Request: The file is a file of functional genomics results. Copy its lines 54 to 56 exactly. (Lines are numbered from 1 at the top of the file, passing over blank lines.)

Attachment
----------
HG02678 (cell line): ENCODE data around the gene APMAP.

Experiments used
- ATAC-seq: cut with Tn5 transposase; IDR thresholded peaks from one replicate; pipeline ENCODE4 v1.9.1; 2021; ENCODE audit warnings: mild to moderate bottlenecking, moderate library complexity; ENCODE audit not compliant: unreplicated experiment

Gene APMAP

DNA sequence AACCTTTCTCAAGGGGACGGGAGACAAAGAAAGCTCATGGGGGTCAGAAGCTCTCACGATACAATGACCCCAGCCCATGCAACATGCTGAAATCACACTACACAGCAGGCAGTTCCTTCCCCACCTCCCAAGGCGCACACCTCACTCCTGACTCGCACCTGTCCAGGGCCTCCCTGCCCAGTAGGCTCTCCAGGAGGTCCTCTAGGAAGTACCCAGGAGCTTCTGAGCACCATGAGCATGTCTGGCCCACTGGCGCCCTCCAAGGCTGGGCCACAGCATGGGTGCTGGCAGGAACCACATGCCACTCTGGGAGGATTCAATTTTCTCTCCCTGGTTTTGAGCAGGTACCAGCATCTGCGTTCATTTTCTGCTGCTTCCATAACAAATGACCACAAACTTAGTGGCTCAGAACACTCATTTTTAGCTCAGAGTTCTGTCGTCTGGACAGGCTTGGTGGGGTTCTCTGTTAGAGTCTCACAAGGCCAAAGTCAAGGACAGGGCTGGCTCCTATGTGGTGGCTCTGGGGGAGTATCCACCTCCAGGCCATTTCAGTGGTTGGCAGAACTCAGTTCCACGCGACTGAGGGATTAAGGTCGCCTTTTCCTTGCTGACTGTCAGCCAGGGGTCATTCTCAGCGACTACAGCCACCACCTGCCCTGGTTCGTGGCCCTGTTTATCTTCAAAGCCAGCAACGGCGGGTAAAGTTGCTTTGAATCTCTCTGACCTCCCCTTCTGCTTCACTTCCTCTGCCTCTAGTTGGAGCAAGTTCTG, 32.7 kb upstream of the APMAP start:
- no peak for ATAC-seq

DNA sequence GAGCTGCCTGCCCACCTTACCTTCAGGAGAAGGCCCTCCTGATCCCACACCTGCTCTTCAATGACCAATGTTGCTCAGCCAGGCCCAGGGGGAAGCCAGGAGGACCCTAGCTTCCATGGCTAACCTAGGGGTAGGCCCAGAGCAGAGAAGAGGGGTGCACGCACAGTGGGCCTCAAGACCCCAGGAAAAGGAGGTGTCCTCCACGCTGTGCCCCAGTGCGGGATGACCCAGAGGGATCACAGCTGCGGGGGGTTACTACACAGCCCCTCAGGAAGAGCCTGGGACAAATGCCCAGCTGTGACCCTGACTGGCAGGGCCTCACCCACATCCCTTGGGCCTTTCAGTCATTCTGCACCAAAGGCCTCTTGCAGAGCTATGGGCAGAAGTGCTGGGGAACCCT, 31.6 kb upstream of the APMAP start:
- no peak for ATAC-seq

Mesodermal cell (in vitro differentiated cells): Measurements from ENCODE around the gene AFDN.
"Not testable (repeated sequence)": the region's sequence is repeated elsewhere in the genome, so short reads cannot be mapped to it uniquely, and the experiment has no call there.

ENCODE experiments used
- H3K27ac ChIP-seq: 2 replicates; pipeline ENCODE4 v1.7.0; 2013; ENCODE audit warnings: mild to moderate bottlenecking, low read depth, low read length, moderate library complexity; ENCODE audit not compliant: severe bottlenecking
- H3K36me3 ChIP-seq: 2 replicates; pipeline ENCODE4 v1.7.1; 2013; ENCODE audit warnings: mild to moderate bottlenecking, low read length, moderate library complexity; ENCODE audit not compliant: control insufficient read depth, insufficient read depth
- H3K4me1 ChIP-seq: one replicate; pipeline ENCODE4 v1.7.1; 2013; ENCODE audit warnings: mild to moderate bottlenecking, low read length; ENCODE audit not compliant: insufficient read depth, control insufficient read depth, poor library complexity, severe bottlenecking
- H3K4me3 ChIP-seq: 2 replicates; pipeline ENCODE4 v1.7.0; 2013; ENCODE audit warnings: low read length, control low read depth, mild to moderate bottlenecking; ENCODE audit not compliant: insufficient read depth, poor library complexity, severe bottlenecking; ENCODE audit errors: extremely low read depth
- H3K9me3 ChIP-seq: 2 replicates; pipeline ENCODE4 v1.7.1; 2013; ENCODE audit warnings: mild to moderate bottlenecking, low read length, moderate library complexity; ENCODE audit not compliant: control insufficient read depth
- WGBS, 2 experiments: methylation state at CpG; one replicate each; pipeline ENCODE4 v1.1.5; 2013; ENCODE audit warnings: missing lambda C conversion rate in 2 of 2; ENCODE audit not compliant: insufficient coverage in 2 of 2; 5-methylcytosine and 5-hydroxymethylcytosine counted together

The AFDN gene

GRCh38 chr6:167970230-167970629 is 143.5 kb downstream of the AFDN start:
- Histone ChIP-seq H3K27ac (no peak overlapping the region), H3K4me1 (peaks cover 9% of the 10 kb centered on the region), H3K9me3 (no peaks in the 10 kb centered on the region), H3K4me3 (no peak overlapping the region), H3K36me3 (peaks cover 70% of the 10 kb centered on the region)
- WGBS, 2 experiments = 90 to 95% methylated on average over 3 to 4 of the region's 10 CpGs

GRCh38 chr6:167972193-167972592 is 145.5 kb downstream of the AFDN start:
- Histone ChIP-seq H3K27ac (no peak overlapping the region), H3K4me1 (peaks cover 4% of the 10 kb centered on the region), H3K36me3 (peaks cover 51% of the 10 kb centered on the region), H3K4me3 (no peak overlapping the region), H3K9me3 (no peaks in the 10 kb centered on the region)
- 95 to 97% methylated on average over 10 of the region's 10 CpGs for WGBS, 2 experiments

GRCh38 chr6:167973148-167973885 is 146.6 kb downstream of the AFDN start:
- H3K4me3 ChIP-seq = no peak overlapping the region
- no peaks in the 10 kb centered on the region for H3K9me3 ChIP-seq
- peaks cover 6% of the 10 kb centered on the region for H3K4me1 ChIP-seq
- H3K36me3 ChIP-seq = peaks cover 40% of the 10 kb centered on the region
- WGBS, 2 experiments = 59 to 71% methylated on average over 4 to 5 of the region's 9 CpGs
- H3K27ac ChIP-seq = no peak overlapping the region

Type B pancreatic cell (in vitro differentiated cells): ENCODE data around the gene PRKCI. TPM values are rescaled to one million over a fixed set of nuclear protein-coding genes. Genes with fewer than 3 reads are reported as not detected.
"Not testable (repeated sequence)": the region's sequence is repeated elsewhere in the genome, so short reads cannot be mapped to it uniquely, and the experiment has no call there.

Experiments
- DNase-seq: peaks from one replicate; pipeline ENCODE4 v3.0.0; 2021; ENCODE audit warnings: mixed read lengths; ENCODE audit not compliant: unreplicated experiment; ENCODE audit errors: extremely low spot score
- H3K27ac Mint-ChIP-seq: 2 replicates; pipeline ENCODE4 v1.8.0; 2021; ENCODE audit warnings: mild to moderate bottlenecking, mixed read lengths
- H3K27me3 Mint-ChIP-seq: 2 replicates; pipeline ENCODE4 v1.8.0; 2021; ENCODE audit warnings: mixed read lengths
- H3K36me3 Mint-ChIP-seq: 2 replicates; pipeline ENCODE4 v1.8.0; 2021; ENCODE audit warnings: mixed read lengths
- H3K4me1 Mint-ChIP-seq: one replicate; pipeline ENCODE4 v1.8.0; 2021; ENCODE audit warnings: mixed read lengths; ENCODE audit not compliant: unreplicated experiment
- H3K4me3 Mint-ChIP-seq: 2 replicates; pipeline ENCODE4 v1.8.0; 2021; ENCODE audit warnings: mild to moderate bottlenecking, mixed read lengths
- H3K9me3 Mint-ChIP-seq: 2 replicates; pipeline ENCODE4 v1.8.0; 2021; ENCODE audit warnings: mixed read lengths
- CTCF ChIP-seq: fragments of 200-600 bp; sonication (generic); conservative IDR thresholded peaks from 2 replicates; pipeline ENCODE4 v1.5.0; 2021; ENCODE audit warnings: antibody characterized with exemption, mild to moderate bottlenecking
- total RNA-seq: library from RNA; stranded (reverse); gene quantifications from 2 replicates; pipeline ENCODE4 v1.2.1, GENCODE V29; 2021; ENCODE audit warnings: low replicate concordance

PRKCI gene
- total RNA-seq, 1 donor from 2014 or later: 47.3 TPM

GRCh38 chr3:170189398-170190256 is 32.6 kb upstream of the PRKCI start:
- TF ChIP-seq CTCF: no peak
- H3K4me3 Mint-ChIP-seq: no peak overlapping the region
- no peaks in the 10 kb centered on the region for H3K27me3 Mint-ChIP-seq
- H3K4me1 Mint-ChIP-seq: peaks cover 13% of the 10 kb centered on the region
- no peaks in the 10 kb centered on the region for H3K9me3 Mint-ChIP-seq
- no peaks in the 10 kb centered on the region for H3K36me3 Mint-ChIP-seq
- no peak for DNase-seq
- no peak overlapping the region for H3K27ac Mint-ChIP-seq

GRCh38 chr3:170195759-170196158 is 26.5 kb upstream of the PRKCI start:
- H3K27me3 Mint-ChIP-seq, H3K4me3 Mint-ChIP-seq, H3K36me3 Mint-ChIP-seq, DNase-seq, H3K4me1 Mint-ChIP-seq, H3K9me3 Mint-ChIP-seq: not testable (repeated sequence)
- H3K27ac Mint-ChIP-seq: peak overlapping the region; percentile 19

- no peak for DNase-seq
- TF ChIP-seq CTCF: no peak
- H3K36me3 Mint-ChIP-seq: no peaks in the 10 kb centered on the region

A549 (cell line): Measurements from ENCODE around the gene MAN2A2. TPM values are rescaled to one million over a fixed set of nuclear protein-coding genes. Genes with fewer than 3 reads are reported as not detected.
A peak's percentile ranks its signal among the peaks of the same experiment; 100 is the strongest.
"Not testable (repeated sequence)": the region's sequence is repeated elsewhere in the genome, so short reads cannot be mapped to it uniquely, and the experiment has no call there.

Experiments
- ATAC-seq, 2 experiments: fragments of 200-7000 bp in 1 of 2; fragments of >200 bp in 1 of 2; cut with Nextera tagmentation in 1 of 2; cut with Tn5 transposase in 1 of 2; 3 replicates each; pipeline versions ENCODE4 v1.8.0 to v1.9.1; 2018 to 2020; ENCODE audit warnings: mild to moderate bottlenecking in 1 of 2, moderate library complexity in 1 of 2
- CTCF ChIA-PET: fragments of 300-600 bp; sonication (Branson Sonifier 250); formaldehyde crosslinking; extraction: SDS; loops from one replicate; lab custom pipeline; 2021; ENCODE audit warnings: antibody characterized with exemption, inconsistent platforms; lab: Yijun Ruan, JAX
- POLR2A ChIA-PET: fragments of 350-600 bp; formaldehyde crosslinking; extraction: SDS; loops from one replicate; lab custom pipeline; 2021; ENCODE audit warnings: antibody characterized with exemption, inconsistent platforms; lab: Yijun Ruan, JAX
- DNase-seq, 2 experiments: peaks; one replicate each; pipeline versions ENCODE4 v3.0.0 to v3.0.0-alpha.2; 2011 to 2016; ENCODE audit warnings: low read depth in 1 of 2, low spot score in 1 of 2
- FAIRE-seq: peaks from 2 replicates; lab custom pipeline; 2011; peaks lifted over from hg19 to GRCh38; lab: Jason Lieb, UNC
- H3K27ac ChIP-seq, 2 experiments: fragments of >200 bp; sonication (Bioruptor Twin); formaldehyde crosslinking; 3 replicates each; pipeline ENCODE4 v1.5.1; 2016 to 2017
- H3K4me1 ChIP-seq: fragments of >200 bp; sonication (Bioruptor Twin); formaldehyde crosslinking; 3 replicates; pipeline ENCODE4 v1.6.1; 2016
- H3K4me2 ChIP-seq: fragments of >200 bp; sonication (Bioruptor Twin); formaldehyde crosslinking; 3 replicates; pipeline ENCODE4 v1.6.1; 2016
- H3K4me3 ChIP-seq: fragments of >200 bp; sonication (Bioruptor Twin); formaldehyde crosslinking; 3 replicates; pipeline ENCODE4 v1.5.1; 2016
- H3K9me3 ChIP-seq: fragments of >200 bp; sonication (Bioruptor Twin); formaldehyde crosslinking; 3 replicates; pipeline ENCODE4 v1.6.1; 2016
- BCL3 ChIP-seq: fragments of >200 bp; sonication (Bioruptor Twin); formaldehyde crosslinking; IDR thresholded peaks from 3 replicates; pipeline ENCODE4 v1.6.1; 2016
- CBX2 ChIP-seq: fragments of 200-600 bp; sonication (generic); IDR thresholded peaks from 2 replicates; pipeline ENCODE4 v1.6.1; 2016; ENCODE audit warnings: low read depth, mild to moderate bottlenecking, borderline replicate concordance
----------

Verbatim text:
- no peak overlapping the region for H3K27ac Mint-ChIP-seq

GRCh38 chr3:170195759-170196158 is 26.5 kb upstream of the PRKCI start:
- H3K27me3 Mint-ChIP-seq, H3K4me3 Mint-ChIP-seq, H3K36me3 Mint-ChIP-seq, DNase-seq, H3K4me1 Mint-ChIP-seq, H3K9me3 Mint-ChIP-seq: not testable (repeated sequence)